Ryan Bolger is a missiologist who serves as assistant professor of church in contemporary culture at Fuller Seminary in California. His blog is a regular part of my viewing, and an October 12 post titled "Please, no more doing church for 'them'," is worth a read regardless of your perspective on the emerging culture and emerging church. I recommended this article to a few of my contacts, some of whom are missionally minded, and a few who are more at home with attractional church, and received a few complaints from those in the latter group. But aside from some of the concerns from attractional church adherents, I'd like to encourage us not to miss two important points raised in Bolger's post.
First, Bolger points out that for most churches the worship service is the focal point for trying to connect with the community. Bolger rightly points out the inappropriateness of the assumption behind this practice, namely that "following Jesus is about going to church." Never mind the fact that church's will more often than not miss really connecting with the community with this assumption because they are largely out of touch with the subcultures they would like to reach, as Bolger also reminds us. Beyond this, an emphasis on the worship service as the defining point of Christian spirituality represents another example of truncated Christian spirituality in America, if not the broader Western world.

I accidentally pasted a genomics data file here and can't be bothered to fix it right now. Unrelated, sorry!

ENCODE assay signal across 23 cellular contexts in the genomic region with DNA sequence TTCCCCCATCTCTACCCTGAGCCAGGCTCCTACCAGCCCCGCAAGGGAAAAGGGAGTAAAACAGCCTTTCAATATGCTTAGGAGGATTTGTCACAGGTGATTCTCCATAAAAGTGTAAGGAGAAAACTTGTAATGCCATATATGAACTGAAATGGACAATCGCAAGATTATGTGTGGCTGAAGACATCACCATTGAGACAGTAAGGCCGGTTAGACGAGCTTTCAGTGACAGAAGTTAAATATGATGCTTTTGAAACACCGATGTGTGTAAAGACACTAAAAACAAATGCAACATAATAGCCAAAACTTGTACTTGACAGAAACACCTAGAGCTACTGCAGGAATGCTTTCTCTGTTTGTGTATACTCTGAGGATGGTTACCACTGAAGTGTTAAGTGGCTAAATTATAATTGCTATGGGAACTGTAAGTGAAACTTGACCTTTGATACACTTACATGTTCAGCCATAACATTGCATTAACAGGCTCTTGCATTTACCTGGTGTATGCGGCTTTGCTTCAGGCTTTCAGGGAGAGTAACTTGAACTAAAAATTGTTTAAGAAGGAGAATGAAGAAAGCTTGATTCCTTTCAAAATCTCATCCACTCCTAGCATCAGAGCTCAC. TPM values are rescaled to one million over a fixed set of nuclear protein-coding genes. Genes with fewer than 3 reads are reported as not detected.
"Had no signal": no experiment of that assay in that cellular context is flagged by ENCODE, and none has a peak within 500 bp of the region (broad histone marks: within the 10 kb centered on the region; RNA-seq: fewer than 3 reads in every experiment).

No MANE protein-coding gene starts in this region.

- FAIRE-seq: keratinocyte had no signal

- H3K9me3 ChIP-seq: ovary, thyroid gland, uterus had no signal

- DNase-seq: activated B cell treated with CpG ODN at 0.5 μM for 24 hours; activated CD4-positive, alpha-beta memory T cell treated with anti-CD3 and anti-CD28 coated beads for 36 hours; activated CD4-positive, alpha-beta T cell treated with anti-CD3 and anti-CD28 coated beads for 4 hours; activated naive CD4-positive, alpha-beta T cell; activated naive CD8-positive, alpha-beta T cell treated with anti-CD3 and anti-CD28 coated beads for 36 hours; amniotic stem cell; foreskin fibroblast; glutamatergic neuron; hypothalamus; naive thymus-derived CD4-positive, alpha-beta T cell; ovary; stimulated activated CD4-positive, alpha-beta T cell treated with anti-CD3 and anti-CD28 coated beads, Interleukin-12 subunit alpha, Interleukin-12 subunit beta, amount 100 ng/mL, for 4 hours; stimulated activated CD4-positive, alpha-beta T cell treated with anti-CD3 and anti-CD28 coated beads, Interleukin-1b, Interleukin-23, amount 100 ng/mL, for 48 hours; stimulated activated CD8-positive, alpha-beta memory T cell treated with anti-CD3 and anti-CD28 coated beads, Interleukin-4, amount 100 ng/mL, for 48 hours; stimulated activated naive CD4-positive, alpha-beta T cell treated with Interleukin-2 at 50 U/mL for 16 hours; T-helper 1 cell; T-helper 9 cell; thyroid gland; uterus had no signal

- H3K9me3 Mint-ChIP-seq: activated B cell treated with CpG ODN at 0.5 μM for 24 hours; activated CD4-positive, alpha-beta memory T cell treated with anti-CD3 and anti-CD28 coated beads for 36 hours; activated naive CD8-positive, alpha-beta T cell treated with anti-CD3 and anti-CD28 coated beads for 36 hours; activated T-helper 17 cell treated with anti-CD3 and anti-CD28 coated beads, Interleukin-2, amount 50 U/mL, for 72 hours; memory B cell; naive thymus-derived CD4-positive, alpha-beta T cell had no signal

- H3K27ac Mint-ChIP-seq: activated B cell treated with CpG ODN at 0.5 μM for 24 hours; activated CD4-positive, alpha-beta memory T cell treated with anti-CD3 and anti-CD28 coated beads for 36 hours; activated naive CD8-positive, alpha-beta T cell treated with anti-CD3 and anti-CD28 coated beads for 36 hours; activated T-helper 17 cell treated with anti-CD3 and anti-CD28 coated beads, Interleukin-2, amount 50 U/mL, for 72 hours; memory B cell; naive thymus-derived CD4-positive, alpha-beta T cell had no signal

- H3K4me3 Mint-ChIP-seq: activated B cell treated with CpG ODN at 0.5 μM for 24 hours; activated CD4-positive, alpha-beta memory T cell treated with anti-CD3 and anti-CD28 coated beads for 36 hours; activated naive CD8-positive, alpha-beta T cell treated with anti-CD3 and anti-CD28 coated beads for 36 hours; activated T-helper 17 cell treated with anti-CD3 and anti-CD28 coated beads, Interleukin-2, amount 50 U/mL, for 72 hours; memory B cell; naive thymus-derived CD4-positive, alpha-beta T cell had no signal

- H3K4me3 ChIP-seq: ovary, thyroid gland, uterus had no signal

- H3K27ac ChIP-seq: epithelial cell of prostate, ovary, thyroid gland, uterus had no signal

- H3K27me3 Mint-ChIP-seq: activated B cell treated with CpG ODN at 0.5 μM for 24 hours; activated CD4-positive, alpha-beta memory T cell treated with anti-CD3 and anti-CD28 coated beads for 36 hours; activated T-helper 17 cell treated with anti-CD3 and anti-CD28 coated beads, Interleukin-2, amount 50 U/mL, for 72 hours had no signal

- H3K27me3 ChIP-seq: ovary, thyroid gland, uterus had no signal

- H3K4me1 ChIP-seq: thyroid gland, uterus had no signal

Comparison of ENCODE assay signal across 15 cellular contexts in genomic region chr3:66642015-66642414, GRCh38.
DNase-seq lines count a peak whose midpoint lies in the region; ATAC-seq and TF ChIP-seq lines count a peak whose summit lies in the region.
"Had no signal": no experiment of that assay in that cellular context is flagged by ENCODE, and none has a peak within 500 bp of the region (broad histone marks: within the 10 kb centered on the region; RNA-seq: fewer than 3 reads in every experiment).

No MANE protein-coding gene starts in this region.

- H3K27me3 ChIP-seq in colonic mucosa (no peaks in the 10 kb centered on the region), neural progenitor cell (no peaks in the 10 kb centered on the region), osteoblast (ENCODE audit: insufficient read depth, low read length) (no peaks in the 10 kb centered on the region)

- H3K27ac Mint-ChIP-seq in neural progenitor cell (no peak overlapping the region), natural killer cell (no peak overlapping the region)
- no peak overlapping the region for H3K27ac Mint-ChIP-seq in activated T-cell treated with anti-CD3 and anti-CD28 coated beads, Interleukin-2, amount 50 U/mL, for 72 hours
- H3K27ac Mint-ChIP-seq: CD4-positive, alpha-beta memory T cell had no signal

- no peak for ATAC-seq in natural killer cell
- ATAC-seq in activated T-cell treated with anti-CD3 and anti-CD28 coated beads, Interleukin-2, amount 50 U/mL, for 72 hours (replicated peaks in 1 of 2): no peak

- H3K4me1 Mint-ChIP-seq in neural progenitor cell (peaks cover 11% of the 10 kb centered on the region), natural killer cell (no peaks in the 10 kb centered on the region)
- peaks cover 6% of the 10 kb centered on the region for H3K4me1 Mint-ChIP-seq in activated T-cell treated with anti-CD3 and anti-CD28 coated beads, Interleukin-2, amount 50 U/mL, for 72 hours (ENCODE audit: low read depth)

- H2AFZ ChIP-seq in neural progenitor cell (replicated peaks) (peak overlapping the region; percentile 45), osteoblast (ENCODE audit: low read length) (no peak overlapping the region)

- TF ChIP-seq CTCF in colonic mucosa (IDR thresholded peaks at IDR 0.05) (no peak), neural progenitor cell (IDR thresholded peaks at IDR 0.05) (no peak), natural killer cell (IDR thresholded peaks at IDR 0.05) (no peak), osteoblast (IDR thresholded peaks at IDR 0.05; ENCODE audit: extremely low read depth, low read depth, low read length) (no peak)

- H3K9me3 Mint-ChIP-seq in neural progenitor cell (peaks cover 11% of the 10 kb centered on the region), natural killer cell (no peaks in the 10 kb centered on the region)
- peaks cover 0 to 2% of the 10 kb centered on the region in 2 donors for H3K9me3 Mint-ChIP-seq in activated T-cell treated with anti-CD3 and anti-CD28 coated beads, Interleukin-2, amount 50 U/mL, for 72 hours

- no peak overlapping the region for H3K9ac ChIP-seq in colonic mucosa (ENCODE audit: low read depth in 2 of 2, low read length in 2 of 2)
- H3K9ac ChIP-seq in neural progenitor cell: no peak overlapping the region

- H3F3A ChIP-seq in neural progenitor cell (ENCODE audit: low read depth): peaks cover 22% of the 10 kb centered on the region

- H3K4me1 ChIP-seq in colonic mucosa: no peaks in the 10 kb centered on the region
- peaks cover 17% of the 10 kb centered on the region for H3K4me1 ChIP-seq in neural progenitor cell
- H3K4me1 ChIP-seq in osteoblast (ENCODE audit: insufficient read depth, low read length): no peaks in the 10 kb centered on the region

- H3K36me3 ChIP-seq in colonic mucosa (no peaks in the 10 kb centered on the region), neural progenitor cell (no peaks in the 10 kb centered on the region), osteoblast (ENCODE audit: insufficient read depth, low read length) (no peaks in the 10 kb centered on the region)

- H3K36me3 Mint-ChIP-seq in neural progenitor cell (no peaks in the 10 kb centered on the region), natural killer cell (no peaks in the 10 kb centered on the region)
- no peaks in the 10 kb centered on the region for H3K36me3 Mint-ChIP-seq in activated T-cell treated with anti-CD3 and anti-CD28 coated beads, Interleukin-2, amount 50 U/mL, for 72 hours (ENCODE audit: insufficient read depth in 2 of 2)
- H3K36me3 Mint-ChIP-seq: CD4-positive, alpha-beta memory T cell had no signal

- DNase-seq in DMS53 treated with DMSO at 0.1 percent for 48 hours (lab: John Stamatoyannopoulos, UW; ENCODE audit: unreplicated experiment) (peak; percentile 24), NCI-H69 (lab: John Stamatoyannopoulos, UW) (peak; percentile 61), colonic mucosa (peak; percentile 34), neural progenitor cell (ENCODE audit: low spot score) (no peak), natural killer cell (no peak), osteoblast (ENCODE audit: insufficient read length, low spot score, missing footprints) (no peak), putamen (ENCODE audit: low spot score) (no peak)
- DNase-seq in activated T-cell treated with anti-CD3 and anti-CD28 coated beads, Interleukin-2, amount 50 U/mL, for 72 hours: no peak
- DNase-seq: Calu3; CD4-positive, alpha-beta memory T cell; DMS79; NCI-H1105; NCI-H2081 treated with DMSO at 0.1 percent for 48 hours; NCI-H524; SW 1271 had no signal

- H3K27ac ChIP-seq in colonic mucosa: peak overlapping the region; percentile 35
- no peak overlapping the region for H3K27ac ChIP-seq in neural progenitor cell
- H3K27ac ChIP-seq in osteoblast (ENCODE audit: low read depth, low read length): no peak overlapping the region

Second, Bolger argues that we need to shift to truly being missional in the Western world by engaging the culture in "the world" and embody the Kingdom of God beyond the "sacred space" of the church building. Such a state of being and acting moves us beyond the sacred/secular split of modernity, and provides an ongoing place for contact.
Regardless of whether you agree with Bolger's conclusions or not, I hope the reader will not lose sight of these important considerations, and will consider Bolger's thesis.
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